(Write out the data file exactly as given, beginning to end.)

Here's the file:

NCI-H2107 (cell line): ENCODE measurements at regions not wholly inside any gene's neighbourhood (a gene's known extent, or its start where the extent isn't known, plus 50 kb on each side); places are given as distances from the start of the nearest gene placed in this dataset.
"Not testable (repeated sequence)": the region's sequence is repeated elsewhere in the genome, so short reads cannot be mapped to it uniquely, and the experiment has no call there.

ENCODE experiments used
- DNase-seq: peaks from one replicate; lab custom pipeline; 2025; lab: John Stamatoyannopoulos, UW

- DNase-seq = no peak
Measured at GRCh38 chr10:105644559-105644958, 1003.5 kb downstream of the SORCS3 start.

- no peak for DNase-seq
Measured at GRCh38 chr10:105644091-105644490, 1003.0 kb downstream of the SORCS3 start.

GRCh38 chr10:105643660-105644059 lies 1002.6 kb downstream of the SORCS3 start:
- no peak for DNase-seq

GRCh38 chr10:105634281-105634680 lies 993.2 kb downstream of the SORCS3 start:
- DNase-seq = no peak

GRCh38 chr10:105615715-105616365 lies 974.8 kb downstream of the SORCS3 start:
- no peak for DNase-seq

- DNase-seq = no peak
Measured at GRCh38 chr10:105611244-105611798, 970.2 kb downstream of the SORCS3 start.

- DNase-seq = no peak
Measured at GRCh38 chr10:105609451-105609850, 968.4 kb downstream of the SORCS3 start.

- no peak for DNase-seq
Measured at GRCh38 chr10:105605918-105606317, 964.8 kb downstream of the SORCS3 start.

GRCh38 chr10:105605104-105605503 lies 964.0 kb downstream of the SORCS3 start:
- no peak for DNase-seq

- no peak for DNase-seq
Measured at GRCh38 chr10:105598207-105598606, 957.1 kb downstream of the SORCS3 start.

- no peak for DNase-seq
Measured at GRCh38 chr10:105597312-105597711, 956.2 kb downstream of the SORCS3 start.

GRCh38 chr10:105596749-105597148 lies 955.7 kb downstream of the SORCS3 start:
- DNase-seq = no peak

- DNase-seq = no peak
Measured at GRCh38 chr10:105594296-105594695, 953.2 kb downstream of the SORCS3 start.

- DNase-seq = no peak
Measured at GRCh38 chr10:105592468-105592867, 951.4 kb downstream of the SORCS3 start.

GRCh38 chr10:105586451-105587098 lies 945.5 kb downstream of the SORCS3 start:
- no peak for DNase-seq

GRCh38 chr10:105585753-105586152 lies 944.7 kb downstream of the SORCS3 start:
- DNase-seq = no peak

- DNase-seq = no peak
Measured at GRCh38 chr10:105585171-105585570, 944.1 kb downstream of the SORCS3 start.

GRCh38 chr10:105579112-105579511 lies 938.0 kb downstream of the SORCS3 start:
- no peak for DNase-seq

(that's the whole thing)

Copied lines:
NCI-H2107 (cell line): ENCODE measurements at regions not wholly inside any gene's neighbourhood (a gene's known extent, or its start where the extent isn't known, plus 50 kb on each side); places are given as distances from the start of the nearest gene placed in this dataset.
"Not testable (repeated sequence)": the region's sequence is repeated elsewhere in the genome, so short reads cannot be mapped to it uniquely, and the experiment has no call there.

ENCODE experiments used
- DNase-seq: peaks from one replicate; lab custom pipeline; 2025; lab: John Stamatoyannopoulos, UW

- DNase-seq = no peak
Measured at GRCh38 chr10:105644559-105644958, 1003.5 kb downstream of the SORCS3 start.

- no peak for DNase-seq
Measured at GRCh38 chr10:105644091-105644490, 1003.0 kb downstream of the SORCS3 start.

GRCh38 chr10:105643660-105644059 lies 1002.6 kb downstream of the SORCS3 start:
- no peak for DNase-seq

GRCh38 chr10:105634281-105634680 lies 993.2 kb downstream of the SORCS3 start:
- DNase-seq = no peak

GRCh38 chr10:105615715-105616365 lies 974.8 kb downstream of the SORCS3 start:
- no peak for DNase-seq

- DNase-seq = no peak
Measured at GRCh38 chr10:105611244-105611798, 970.2 kb downstream of the SORCS3 start.

- DNase-seq = no peak
Measured at GRCh38 chr10:105609451-105609850, 968.4 kb downstream of the SORCS3 start.

- no peak for DNase-seq
Measured at GRCh38 chr10:105605918-105606317, 964.8 kb downstream of the SORCS3 start.

GRCh38 chr10:105605104-105605503 lies 964.0 kb downstream of the SORCS3 start:
- no peak for DNase-seq

- no peak for DNase-seq
Measured at GRCh38 chr10:105598207-105598606, 957.1 kb downstream of the SORCS3 start.

- no peak for DNase-seq
Measured at GRCh38 chr10:105597312-105597711, 956.2 kb downstream of the SORCS3 start.

GRCh38 chr10:105596749-105597148 lies 955.7 kb downstream of the SORCS3 start:
- DNase-seq = no peak

- DNase-seq = no peak
Measured at GRCh38 chr10:105594296-105594695, 953.2 kb downstream of the SORCS3 start.

- DNase-seq = no peak
Measured at GRCh38 chr10:105592468-105592867, 951.4 kb downstream of the SORCS3 start.

GRCh38 chr10:105586451-105587098 lies 945.5 kb downstream of the SORCS3 start:
- no peak for DNase-seq

GRCh38 chr10:105585753-105586152 lies 944.7 kb downstream of the SORCS3 start:
- DNase-seq = no peak

- DNase-seq = no peak
Measured at GRCh38 chr10:105585171-105585570, 944.1 kb downstream of the SORCS3 start.

GRCh38 chr10:105579112-105579511 lies 938.0 kb downstream of the SORCS3 start:
- no peak for DNase-seq